Fandom + Piracy Keynote: “How should we theorize injury in fan studies?”

25 Feb, 2021

Fandom + Piracy Keynote: “How should we theorize injury in fan studies?”

How should we theorize injury in fan studies?

Fandom Keynote Lecture by Rebecca Wanzo, Professor and Chair of the Department of Women, Gender, and Sexuality Studies at Washington University in St. Louis

Fandom + Piracy website here.
Register for the Zoom link here!

Or stream via YouTube at
The series will be recorded and available on BCNM's YouTube channel. Note: We will only be sharing the recording of the Q&A portion of Rebecca Wanzo's Keynote Lecture.

Video and Transcript Now Online

Click here to watch the recorded lecture.

Click here to view the transcript of the Q&A portion.

Perhaps no issue makes disciplinary differences in approaches to the popular transparent like the question of injury. In Fan Studies, scholars are very attentive to the agency of fans and concerned about reductive characterizations of them, just as fans are attentive to dismissive interpretations of their love objects. Fans and media studies scholars more broadly push against causal claims about the injuriousness of popular culture that are more common in the social sciences, as such scholarship rarely without examines the transformational and utopian work of the popular. This talk takes as a case study a popular text in which accounts of injuriousness came from multiple directions: the HBO limited series Watchmen. Damon Lindelof called the show “a very expensive bit of fanfic,” and for some fans of the original comic book, the injury was the emphasis on race and social justice. Many fans were also sympathetic to comic book writer Alan Moore’s understandable objections to constant infringement on his intellectual property by the publishers. For some descendants of the Greenwood Massacre, the writers were guilty of cultural theft. And for others, the political discourse of the show was injurious because of its casting of a Black woman as a police officer and the treatment of reparations. In this talk I will explore how injury is just as important as pleasure in our understanding of the role of the popular in our lives, and discuss how competing injuries often structure evaluations of the popular text’s value.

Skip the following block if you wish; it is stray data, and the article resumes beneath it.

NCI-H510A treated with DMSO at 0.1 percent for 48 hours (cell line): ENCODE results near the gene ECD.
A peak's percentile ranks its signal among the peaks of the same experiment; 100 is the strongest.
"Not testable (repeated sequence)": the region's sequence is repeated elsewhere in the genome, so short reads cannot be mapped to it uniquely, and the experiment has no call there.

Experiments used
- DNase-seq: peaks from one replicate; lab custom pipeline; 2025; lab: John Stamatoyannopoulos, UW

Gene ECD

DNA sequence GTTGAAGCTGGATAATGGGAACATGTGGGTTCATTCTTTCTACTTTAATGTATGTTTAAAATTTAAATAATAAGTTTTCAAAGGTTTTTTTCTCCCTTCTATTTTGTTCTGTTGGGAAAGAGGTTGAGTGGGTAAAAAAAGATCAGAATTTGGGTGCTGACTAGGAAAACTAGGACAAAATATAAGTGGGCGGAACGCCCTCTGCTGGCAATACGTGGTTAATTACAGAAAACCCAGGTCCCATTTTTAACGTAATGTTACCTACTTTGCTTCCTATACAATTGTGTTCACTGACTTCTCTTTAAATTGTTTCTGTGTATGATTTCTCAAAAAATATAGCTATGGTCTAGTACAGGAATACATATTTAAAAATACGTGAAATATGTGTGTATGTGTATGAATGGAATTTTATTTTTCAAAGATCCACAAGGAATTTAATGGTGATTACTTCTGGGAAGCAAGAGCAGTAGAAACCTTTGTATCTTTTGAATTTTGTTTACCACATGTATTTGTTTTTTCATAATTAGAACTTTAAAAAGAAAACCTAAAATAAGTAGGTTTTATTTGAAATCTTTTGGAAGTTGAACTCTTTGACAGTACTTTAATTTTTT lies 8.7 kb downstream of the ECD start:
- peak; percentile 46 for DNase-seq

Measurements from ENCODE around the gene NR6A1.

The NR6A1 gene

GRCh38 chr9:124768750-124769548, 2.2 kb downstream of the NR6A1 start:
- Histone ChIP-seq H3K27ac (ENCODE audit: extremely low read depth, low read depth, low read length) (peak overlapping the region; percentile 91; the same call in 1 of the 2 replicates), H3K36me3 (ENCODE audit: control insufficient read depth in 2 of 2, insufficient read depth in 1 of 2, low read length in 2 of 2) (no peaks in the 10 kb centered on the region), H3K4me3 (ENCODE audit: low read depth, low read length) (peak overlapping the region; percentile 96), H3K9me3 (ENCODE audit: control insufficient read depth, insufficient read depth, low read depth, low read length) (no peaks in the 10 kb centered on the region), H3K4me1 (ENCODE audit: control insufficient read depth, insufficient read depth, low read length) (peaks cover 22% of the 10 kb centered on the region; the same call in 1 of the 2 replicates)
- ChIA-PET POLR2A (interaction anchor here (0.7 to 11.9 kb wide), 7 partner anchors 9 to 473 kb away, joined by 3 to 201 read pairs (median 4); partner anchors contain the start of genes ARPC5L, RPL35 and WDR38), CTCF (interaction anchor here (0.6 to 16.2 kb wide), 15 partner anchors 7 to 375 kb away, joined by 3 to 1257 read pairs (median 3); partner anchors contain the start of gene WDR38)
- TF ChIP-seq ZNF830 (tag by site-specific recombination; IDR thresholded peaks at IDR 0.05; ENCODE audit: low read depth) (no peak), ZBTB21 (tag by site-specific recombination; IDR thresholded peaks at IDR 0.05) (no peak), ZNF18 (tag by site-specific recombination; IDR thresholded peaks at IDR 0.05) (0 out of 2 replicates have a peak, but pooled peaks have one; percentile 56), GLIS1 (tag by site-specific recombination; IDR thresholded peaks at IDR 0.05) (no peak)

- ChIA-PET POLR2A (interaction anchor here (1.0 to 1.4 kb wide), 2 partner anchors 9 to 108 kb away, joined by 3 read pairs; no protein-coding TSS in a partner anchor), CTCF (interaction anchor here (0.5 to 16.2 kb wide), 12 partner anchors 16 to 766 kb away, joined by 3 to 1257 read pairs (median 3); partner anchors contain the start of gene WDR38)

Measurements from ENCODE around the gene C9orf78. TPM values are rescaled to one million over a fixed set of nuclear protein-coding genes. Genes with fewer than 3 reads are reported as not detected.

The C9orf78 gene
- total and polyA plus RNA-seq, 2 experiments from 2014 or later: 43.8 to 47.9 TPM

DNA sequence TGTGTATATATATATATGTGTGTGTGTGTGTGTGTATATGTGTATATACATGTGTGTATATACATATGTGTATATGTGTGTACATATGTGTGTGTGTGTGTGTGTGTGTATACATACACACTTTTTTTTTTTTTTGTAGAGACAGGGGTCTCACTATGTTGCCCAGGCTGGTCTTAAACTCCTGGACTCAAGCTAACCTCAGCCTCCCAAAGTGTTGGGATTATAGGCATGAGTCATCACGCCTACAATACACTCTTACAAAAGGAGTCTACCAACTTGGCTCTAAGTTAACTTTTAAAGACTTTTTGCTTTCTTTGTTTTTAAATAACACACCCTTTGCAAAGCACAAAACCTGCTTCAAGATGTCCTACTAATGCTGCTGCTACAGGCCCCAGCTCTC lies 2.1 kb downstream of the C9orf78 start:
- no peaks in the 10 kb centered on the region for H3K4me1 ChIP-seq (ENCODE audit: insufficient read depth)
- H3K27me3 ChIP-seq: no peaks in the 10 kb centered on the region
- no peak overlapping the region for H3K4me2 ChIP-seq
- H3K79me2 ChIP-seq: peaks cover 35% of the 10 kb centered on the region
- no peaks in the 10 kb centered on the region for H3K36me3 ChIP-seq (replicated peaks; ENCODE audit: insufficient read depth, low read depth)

Grace Gipson, Assistant Professor of African American Studies at Virginia Commonwealth University.

Malika Imhotep, Ph.D candidate in African American Studies at University of California, Berkeley.

Patrick Johnson, Assistant Professor of American Multicultural Studies at Sonoma State University.

Hosted by Abigail De Kosnik, Associate Professor in the Berkeley Center for New Media and the department of Theater, Dance and Performance Studies at University of California, Berkeley.

About Virtual Mini-Series Fandom & Piracy 2021

Fandom + Piracy website here.

Fandom and piracy are two modes of countercultural computing, alternative media, distributed creativity, and copying culture. While critics have often characterized them as illegitimate or even criminal, fandom and piracy have played a crucial role in the evolution of the Internet. Though marginalized by the media industries, legal establishment, and academia, the work of fans and pirates is central to how we interact with media.

In this conference mini-series, we will hear from scholars whose work enables us to understand how fandom and piracy have attracted millions of participants and become akin to social movements, how they have given rise to digital platforms that both augment and defy the corporatization of media production and the web, and how race/ethnicity, gender, and sexuality operate within fan and pirate communities.

This event will consist of two keynote lectures and two panels taking place online on four consecutive Thursdays (February 25, March 4, March 11, and March 18, 2021).

About Rebecca Wanzo

Rebecca Wanzo is the author of The Suffering Will Not Be Televised: African American Women and Sentimental Political Storytelling (SUNY Press, 2009), which uses African American Women as a case study in exploring the kinds of storytelling conventions of people must adhere to for their suffering to be legible to various institutions in the United States. Her most recent book, The Content of Our Caricature: African American Comic Art and Political Belonging (NYU Press, 2020) examines how Black cartoonists have used racialized caricatures to criticize constructions of ideal citizenship, as well as the alienation of African Americans from such imaginaries.

Her research interests include African American literature and culture, critical race theory, fan studies, feminist theory, the history of popular fiction in the United States, cultural studies, theories of affect, and graphic storytelling. She has published in venues such as American Literature, Camera Obscura, differences: A Journal of Feminist Cultural Studies, Signs, Women and Performance, and numerous edited collections. She has also written essays for media outlets such as CNN, the LA Review of Books, and Huffington Post.


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